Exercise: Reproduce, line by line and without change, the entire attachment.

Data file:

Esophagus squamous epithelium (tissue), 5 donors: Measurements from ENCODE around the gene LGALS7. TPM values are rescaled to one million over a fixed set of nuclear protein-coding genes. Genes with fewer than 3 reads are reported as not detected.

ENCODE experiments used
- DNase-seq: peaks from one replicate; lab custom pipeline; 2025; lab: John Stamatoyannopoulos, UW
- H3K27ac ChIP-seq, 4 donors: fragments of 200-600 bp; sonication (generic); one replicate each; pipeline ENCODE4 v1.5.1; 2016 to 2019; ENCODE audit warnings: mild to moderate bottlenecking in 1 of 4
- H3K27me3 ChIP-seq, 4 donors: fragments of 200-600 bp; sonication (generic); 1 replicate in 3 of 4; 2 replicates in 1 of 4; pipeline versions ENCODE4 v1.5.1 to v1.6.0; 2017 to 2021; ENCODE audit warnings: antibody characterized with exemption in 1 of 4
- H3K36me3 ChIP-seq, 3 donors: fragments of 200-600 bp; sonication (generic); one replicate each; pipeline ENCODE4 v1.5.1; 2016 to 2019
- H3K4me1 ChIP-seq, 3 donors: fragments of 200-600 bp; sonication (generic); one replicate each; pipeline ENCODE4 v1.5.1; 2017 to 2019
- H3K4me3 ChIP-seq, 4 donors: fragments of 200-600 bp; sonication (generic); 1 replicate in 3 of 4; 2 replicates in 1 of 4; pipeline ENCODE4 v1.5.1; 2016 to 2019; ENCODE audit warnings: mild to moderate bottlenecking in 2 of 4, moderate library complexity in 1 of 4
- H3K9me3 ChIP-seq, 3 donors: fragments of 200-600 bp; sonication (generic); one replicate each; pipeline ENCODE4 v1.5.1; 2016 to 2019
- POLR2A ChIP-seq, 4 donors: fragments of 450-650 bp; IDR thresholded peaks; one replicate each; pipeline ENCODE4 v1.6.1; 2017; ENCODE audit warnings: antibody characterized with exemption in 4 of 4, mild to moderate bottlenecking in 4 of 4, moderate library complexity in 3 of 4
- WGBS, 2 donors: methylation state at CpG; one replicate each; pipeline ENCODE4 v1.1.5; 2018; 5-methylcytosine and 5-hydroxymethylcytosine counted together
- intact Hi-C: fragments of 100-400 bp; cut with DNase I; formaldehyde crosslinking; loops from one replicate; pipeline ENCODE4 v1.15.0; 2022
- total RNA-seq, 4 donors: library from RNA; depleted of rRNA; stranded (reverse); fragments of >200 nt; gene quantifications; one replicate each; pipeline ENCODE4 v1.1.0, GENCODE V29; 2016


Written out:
Esophagus squamous epithelium (tissue), 5 donors: Measurements from ENCODE around the gene LGALS7. TPM values are rescaled to one million over a fixed set of nuclear protein-coding genes. Genes with fewer than 3 reads are reported as not detected.

ENCODE experiments used
- DNase-seq: peaks from one replicate; lab custom pipeline; 2025; lab: John Stamatoyannopoulos, UW
- H3K27ac ChIP-seq, 4 donors: fragments of 200-600 bp; sonication (generic); one replicate each; pipeline ENCODE4 v1.5.1; 2016 to 2019; ENCODE audit warnings: mild to moderate bottlenecking in 1 of 4
- H3K27me3 ChIP-seq, 4 donors: fragments of 200-600 bp; sonication (generic); 1 replicate in 3 of 4; 2 replicates in 1 of 4; pipeline versions ENCODE4 v1.5.1 to v1.6.0; 2017 to 2021; ENCODE audit warnings: antibody characterized with exemption in 1 of 4
- H3K36me3 ChIP-seq, 3 donors: fragments of 200-600 bp; sonication (generic); one replicate each; pipeline ENCODE4 v1.5.1; 2016 to 2019
- H3K4me1 ChIP-seq, 3 donors: fragments of 200-600 bp; sonication (generic); one replicate each; pipeline ENCODE4 v1.5.1; 2017 to 2019
- H3K4me3 ChIP-seq, 4 donors: fragments of 200-600 bp; sonication (generic); 1 replicate in 3 of 4; 2 replicates in 1 of 4; pipeline ENCODE4 v1.5.1; 2016 to 2019; ENCODE audit warnings: mild to moderate bottlenecking in 2 of 4, moderate library complexity in 1 of 4
- H3K9me3 ChIP-seq, 3 donors: fragments of 200-600 bp; sonication (generic); one replicate each; pipeline ENCODE4 v1.5.1; 2016 to 2019
- POLR2A ChIP-seq, 4 donors: fragments of 450-650 bp; IDR thresholded peaks; one replicate each; pipeline ENCODE4 v1.6.1; 2017; ENCODE audit warnings: antibody characterized with exemption in 4 of 4, mild to moderate bottlenecking in 4 of 4, moderate library complexity in 3 of 4
- WGBS, 2 donors: methylation state at CpG; one replicate each; pipeline ENCODE4 v1.1.5; 2018; 5-methylcytosine and 5-hydroxymethylcytosine counted together
- intact Hi-C: fragments of 100-400 bp; cut with DNase I; formaldehyde crosslinking; loops from one replicate; pipeline ENCODE4 v1.15.0; 2022
- total RNA-seq, 4 donors: library from RNA; depleted of rRNA; stranded (reverse); fragments of >200 nt; gene quantifications; one replicate each; pipeline ENCODE4 v1.1.0, GENCODE V29; 2016